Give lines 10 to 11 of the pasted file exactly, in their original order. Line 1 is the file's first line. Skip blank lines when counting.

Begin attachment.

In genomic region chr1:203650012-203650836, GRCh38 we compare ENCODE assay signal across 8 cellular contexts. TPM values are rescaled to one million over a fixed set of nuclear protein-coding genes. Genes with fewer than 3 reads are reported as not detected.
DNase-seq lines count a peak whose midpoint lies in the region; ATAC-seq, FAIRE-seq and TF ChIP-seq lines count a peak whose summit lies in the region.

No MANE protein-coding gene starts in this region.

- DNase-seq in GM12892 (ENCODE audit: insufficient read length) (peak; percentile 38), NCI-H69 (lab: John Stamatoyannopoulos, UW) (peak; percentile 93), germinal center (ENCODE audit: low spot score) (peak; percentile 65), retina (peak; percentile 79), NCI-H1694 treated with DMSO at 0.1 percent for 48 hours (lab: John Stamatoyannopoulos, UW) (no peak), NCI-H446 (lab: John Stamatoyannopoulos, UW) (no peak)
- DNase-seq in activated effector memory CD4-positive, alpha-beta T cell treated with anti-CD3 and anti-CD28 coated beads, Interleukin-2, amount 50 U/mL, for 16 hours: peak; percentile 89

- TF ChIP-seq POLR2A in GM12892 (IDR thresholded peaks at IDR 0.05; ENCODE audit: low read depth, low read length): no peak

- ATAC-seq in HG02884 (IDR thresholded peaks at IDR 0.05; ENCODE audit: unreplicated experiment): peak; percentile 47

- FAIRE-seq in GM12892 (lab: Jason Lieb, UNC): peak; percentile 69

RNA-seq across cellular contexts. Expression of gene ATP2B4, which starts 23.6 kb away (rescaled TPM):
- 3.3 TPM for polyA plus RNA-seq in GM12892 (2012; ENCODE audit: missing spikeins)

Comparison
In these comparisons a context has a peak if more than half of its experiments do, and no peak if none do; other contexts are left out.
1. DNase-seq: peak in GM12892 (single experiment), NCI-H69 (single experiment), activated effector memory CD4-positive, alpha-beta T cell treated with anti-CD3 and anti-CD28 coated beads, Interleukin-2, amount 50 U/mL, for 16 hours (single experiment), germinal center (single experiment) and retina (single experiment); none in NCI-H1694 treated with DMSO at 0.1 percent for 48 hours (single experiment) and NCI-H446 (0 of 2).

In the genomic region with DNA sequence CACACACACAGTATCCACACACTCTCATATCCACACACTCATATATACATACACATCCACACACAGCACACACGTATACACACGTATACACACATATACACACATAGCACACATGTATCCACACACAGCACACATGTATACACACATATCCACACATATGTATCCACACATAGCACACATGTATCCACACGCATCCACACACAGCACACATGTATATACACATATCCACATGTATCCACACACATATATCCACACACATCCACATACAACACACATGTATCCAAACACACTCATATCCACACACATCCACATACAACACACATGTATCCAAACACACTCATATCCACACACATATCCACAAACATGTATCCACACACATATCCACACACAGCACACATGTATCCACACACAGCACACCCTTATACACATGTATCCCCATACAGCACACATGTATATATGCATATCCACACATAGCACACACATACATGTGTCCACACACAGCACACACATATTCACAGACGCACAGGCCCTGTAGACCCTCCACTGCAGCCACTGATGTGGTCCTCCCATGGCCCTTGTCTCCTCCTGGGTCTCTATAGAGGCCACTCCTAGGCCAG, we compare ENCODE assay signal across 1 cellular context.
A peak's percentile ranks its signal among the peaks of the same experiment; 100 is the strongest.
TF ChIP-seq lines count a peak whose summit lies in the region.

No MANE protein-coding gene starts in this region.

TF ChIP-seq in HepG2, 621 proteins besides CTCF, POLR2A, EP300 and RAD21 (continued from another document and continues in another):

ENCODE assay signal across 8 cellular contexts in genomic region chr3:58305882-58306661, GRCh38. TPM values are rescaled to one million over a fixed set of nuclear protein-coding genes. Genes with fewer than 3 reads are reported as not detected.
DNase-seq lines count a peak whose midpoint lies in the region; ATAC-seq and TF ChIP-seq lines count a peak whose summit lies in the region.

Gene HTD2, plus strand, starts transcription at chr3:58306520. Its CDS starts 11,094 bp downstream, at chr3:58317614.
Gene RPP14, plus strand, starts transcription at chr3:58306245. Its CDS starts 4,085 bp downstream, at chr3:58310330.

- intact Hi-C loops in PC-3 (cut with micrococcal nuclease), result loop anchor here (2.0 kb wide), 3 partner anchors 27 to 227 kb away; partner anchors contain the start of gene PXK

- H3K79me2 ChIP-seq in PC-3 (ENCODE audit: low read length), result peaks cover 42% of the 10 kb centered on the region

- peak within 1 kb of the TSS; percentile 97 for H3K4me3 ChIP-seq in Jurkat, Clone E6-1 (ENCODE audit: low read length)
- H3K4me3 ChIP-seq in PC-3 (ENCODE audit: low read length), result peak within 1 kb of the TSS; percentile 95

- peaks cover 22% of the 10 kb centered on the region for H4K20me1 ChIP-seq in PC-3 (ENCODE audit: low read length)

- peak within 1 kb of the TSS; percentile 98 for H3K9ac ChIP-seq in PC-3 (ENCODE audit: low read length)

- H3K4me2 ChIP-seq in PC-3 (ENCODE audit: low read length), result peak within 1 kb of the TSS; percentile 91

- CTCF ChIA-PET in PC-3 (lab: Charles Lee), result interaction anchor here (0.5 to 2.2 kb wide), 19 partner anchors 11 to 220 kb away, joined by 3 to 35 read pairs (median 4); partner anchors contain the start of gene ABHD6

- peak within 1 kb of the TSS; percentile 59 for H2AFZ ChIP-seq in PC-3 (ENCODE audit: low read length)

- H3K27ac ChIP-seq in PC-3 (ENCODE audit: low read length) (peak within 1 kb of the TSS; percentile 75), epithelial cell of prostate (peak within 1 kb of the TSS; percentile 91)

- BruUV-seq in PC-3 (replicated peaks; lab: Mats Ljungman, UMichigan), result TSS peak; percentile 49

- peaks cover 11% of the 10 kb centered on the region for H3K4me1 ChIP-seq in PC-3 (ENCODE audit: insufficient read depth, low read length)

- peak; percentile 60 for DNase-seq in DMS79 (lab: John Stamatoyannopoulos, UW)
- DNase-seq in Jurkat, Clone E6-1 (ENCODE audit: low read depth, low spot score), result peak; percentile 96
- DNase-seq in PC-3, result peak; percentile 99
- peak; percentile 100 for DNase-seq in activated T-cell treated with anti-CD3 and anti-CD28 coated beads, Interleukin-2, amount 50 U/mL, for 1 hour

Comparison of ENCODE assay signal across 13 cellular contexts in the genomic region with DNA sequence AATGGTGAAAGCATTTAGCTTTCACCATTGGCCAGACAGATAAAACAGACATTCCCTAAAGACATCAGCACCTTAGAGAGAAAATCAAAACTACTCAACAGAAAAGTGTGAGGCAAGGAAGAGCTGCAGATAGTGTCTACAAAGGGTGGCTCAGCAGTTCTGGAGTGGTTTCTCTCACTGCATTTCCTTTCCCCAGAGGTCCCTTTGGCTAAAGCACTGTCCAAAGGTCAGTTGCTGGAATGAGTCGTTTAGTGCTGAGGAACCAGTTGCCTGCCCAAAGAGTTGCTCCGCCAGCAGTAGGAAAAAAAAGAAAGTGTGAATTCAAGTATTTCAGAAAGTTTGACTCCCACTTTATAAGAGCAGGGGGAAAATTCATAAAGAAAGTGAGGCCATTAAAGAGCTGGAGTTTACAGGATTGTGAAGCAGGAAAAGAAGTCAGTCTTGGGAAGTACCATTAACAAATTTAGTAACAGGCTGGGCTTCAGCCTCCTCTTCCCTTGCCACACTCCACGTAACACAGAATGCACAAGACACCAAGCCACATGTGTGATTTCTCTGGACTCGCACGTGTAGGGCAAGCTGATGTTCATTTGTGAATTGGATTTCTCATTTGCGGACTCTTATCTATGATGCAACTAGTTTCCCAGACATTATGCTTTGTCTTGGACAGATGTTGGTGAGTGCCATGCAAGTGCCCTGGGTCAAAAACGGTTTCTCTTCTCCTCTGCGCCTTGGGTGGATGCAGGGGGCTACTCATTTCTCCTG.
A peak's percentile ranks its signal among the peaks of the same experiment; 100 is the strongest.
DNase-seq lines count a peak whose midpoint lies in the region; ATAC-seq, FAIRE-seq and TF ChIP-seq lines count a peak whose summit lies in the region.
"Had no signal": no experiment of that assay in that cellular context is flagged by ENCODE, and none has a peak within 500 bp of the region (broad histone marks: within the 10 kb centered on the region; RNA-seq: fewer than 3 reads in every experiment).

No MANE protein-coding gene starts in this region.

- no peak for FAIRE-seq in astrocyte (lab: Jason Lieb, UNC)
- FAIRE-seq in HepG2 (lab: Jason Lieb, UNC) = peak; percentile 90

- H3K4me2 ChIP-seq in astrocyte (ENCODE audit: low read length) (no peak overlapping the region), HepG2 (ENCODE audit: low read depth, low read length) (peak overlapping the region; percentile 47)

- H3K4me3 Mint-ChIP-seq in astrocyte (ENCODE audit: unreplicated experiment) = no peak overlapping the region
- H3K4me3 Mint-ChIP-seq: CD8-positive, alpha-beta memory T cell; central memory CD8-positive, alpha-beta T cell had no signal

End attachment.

- 3.3 TPM for polyA plus RNA-seq in GM12892 (2012; ENCODE audit: missing spikeins)

Comparison